San Diego's Valleys, Mountains Under Wind Advisory, Fire Weather Watch

Dec. 13
City News Service

Strong winds and low humidity will create a heightened risk of wildfire in San Diego County this weekend, meteorologists said Friday.

Tease photo for Review: 'The Last Days On Mars' and

Review: 'The Last Days On Mars' and "The Hobbit: Desolation Of Smaug'

Dec. 13
By Beth Accomando

This weekend at the movies you can travel to Middle Earth by way of “The Hobbit: Desolation of Smaug” (opened at midnight last night throughout San Diego) or to Mars courtesy of the indie film “The Last Days on Mars” (playing one week only at Landmark's Ken Cinema December 13 to 19).

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Mel Watt: A new Captain in charge of America's Housing Market

Dec. 13
Chris Arnold / NPR

Something that didn't get that much attention amidst the emerging budget deal in Washington: You may remember democrats recently changed the rules on filibusters -- now the senate can confirm presidential nominees with a simple majority . And this week they used that new power.

For Friday The 13th, Say It With Us: Paraskevidekatriaphobia

Dec. 13
Mark Memmott / NPR

Because we want everyone to feel safe, once again we offer this advice for how to get through another Friday the 13th:

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Obama's 'You Can Keep It' Promise Is 'Lie Of The Year'

Dec. 13
Mark Memmott / NPR

President Obama's oft-repeated promise that "if you like your health care plan, you can keep it" is 2013's "lie of the year," according to the fact checkers at the Tampa Bay Times' nonpartisan PolitiFact project.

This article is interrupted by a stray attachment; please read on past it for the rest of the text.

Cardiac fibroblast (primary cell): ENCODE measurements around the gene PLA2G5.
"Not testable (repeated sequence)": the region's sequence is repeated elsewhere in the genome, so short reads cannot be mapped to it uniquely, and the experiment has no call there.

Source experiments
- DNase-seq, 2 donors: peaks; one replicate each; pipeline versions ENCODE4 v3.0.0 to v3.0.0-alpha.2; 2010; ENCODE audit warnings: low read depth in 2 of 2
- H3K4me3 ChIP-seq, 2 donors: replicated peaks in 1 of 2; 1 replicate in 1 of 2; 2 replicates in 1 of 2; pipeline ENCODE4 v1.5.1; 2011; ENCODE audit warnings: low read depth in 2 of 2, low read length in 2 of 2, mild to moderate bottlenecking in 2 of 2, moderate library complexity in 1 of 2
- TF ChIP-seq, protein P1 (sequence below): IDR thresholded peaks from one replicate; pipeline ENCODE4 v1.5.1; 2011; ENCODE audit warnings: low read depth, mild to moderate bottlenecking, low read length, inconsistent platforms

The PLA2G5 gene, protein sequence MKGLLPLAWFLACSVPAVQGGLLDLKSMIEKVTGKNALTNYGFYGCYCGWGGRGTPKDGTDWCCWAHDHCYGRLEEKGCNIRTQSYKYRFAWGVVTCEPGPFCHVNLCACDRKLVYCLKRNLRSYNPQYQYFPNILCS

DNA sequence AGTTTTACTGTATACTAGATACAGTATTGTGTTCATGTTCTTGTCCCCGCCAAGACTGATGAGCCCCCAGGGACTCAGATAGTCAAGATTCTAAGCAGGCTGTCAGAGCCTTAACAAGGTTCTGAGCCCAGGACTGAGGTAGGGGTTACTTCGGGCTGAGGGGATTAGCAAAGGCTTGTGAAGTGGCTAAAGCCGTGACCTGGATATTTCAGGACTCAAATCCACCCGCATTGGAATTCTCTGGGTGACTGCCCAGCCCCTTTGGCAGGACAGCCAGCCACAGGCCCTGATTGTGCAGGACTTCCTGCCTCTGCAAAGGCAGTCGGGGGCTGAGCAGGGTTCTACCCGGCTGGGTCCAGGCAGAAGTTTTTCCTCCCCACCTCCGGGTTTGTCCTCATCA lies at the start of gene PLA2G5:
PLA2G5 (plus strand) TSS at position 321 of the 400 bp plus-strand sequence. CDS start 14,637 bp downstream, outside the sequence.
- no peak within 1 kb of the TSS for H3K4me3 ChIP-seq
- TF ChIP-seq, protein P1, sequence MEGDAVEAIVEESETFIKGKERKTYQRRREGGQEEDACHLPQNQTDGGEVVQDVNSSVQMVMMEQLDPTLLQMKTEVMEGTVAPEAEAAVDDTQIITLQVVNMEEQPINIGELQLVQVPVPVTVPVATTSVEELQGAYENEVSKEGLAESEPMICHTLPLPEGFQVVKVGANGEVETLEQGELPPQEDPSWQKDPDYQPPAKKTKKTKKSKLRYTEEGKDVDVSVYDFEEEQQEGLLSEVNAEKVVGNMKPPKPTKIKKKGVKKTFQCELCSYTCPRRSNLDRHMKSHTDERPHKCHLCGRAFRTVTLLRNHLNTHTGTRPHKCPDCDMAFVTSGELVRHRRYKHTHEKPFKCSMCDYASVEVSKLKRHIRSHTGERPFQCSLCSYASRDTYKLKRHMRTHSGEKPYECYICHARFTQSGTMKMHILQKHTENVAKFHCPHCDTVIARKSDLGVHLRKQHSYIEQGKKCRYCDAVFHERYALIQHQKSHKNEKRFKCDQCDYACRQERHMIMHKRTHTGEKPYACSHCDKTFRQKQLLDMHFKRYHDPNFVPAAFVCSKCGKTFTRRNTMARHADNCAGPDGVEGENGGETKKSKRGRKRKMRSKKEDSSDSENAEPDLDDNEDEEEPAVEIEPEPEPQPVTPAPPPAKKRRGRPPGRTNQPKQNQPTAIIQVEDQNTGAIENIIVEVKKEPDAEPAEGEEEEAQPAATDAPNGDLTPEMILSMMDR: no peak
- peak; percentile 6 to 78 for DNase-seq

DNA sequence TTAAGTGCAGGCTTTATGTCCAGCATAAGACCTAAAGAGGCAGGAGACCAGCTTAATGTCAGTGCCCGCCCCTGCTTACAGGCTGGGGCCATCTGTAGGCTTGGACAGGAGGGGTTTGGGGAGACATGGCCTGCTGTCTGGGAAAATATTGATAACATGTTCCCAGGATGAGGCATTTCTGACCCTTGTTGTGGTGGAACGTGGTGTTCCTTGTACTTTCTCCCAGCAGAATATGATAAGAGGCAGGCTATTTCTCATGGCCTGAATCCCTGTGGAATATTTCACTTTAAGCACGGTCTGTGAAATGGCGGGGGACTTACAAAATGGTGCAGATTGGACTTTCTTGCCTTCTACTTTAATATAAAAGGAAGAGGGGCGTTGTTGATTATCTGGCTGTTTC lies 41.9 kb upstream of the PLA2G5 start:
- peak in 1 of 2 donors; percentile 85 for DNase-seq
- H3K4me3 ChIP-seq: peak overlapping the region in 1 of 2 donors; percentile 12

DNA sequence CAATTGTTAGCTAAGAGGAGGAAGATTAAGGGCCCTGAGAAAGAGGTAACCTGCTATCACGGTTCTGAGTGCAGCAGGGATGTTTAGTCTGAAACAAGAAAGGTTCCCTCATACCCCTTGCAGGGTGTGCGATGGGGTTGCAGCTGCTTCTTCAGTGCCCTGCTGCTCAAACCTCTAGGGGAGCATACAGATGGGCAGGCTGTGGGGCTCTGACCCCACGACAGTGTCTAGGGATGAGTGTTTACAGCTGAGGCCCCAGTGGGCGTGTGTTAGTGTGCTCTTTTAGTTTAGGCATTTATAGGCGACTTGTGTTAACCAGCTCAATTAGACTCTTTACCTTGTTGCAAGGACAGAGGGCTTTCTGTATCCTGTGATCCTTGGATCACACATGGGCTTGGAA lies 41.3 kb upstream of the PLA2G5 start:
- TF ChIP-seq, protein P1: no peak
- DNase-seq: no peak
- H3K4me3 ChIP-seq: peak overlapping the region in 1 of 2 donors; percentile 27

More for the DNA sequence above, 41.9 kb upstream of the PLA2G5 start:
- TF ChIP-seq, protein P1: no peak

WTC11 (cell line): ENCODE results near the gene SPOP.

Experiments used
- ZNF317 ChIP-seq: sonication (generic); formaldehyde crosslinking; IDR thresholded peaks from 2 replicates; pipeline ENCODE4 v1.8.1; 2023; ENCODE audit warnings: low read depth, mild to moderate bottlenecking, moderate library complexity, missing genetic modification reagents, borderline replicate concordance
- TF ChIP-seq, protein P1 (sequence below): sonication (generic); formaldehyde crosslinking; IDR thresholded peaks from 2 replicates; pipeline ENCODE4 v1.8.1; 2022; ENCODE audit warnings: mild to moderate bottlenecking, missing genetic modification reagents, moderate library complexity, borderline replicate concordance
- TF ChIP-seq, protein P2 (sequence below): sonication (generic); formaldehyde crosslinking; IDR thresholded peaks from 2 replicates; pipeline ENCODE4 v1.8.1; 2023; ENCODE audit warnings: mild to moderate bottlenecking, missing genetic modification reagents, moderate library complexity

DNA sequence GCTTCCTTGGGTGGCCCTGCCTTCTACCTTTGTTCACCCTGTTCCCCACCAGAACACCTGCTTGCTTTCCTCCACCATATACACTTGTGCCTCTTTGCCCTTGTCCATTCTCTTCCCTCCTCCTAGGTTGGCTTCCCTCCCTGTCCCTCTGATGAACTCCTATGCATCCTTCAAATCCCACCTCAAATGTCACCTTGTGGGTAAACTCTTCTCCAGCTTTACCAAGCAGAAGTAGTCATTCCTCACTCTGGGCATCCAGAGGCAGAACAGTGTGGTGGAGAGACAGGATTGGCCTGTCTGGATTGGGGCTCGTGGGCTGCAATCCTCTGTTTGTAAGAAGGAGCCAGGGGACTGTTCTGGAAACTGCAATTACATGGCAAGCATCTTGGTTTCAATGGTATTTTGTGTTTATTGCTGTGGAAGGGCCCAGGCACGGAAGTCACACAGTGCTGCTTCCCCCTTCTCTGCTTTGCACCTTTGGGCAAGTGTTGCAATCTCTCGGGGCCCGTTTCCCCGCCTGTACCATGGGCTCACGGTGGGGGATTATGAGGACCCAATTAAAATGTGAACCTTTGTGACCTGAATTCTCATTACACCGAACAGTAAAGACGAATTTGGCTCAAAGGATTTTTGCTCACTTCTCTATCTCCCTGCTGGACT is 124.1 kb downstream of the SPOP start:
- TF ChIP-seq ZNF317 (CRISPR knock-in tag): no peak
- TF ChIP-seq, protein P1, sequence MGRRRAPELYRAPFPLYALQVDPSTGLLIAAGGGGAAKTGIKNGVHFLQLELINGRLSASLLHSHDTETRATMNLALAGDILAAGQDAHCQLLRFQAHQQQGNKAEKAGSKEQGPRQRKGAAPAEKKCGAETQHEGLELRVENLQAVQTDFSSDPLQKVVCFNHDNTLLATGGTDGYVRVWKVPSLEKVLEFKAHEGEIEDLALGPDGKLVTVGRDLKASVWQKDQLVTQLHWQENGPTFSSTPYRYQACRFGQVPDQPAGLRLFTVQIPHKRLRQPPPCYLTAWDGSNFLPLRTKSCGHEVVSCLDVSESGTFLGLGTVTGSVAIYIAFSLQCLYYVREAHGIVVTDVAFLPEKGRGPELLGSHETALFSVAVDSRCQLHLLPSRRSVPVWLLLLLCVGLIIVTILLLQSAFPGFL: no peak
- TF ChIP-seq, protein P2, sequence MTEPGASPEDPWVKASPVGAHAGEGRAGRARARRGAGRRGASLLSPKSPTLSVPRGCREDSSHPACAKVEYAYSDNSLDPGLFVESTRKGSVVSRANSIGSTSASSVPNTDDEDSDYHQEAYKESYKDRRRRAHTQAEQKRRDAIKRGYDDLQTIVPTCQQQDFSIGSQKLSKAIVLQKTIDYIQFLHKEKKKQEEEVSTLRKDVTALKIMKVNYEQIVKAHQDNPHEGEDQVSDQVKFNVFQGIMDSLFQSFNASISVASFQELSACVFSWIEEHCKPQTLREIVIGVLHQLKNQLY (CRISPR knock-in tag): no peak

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Promises To Fix Mental Health System Still Unfulfilled

Dec. 13
Jenny Gold / NPR

The shooting at Sandy Hook Elementary School in Newtown, Conn., one year ago sparked a national conversation about the country's troubled mental health system. Politicians convened task forces and promised additional funding and new laws. But today, despite those promises, patients and advocates say treatment for mental health is still in shambles.

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A Baby Who Saved Her Family From 'The Dark Moments'

Dec. 13
NPR Staff / NPR

Three years ago, Maria Vasquez-Rojas received news to celebrate: After many attempts to conceive, she was going to have a baby. But while pregnant with her daughter, Ellie, Maria was diagnosed with stage 4 ovarian cancer.

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One Year After Newtown, Still No Answer To 'Why'

Dec. 13
Jeff Cohen / NPR

As Connecticut Gov. Dannel Malloy sped from Hartford to Newtown nearly a year ago, the death toll kept rising. When he arrived on the scene, he found himself in charge -- and it fell to him to answer the question: How long should family members have to wait to learn that their loved ones were gone?

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USDA Steps Up The Fight To Save Florida's Oranges

Dec. 13
Greg Allen / NPR

The citrus industry is facing a crisis. It's called citrus greening -- a disease that has devastated orange production in Florida since it first showed up eight years ago. Now the U.S. Department of Agriculture has announced a new effort to try to control the disease before it destroys the nation's citrus industry.